Firmer Israeli grip on Lebanon seen as a result of Iraq bombing
Beirut — The shadow of Israel looms large over Lebanon these days. If Israel's raid on Iraq's nuclear reactor June 7 has had an impact on the now-quiet -- but always explosive -- Lebanese crisis, say Western and Lebanese sources, it is this: Israel's ability to influence, and even control, Lebanon's future course has increased.
"They showed that they can do anything they want here," a Lebanese official who asked anonymity told the Monitor June 10.
"They flew all the way to Baghdad and back without losing a plane. The Syrian missiles [stationed in Lebanon since April 29] would be nothing to them. Of course, Syria would respond. Syria must respond. But it would be very easy for the Israelis," this official said.
For several years now Israel has had considerable say in Lebanon. The border enclave under the control of maverick Lebanese Army officer Saad Haddad is backed up directly by Israel. And since April, Israel has been the declared protector of the northern Lebanese Phalangist enclave, an area running from east Beirut to just south of Tripoli.
Israel's search-and-destroy policy against Palestinian guerrillas carries Israeli commandos as far north as Damoor on Beirut's outskirts. Israel's reconnaissance planes dominate the skies over the coastal strip of the country, and Israeli patrol boats control the sea lanes off Lebanon.
But, interestingly, Israel rarely raids the southern Bekaa Valley. And except for the April 28 air attack on Syrian helicopters in the central Bekaa, Israel regularly avoids conflict with Syrian forces anywhere in Lebanon.
Interviews with Syrian, Lebanese, and Western diplomats in the wake of the Israeli attack on Baghdad indicates they still see Lebanon as the main arena for Israeli interests. These sources, moreover, see a new status quo emerging in Lebanon, an unspoken agreement between Israel and Syria that includes these elements.
Israel is able to operate freely in southern Lebanon and the whole coastal area except for Beirut, but including the Phalangist enclave. Syrian and Palestinian officials say they still anticipate a major Israeli attack on southern Lebanon soon between Tyre and Sidon. The aim, they believe, will be to neutralize what remains of armed Palestinian resistance in this pocket, to thicken the cordon sanitaire that runs along the north of Israel from the Mediterranean through "Haddadland" to the Golan Heights, and to end any potential for long-range bombardment of northern Israeli towns.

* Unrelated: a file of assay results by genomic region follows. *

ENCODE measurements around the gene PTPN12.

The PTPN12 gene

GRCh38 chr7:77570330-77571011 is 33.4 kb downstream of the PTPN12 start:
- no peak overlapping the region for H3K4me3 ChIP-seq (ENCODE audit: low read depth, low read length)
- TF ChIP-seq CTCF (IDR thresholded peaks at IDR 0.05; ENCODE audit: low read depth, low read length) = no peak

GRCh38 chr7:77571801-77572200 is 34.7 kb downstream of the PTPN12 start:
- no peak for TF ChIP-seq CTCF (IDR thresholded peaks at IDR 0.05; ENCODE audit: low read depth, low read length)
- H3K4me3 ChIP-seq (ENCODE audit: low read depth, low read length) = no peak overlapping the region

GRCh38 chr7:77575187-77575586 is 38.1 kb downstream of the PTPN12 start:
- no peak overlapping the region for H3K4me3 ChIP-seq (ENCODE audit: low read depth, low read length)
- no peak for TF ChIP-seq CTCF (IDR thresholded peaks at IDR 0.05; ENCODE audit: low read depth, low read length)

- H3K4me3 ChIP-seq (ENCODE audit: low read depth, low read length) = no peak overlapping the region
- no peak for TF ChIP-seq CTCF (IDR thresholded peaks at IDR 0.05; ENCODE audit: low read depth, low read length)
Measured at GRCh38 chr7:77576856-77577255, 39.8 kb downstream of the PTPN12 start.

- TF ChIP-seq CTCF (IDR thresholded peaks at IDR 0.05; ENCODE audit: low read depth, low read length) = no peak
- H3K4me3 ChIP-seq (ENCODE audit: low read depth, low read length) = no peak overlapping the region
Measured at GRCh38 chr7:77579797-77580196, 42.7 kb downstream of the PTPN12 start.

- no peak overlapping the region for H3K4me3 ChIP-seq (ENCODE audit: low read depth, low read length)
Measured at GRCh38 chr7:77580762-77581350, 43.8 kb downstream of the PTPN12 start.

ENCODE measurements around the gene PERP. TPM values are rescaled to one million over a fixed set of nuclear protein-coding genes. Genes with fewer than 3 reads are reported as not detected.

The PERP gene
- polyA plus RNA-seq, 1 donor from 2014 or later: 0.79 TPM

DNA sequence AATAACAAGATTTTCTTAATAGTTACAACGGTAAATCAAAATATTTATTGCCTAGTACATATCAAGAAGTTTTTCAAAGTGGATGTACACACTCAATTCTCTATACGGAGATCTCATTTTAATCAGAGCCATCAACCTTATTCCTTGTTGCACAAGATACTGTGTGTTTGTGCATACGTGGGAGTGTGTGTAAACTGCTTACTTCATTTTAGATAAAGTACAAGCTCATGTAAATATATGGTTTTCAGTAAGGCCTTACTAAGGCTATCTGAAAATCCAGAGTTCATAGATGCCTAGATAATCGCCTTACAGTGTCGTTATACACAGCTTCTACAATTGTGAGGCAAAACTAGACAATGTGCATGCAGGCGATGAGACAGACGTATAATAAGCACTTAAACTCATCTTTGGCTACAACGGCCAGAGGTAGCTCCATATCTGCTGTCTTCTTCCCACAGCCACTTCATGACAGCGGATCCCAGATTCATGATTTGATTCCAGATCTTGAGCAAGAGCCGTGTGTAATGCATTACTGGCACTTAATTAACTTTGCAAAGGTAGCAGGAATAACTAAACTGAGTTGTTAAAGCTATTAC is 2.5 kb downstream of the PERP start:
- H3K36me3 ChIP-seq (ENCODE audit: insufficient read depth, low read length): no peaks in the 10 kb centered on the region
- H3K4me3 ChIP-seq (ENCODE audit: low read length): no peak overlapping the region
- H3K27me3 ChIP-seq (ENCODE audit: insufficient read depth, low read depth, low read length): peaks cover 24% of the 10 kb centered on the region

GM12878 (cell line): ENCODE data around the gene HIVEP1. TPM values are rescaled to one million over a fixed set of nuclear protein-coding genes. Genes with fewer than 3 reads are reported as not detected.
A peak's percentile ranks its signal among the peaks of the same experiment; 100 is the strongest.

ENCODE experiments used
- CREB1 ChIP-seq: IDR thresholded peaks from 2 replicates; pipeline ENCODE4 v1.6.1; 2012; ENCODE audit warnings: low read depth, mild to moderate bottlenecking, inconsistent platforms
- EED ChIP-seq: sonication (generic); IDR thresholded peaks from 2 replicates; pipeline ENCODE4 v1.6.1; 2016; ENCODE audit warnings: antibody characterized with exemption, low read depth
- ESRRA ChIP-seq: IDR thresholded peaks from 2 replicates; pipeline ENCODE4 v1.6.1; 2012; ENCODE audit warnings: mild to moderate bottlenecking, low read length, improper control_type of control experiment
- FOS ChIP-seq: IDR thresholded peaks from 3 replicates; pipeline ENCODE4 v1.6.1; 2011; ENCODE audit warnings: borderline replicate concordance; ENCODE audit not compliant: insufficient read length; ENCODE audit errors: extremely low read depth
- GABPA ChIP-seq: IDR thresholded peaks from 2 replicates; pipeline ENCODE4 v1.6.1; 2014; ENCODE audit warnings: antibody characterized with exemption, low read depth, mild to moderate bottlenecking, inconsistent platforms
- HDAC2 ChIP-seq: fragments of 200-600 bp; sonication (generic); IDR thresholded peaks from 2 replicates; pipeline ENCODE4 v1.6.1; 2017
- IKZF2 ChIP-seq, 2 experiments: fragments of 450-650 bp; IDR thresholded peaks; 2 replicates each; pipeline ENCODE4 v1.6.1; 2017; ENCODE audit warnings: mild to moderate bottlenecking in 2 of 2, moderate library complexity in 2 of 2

Israeli Prime Minister Menachem Begin promised last month that residents of Qiryat Shemona, near the Lebanese border, that soon they would have no worries of Palestinian rockets disrupting their lives.
Western diplomats concur with this assessment but differ on timing -- whether before or after the June 30 Israeli election -- and on whether it will be coupled with a raid on Syrian antiaircraft missiles in Lebanon. If before June 30, they say, an air raid is possible.
At that same time, the Syrians will operate freely in central Lebanon, thereby realizing a longstanding desire to control the western approach to Damascus and, as a Lebanese political analyst puts it, "to get a long-term trade-off -- the Bekaa for the Golan Heights."
"As long as it's not Syrian soldiers getting killed in these Israeli raids [ into Lebanon]," a Western source says, "I don't think the Syrians will respond directly.
When, however, three Syrian soldiers in Lebanon were killed in an Israeli ambush last winter, Syria answered by firing tank and cannon rounds into Haddadland. The Begin government issued a quick apology, even though the Syrian response was not believed to have affected Israel significantly.
Lack of Syrian response to the 1978 Israeli invasion of southern Lebanon gave the Israeli Army a gauge on Syria and "nothing has changed since then," one diplomat notes. "If anything, the Syrian position has eroded."
The developments, says a Palestinian living in Syria, mean "the Fayadeen [ Palestinian guerr illas] will be finished . . . no more."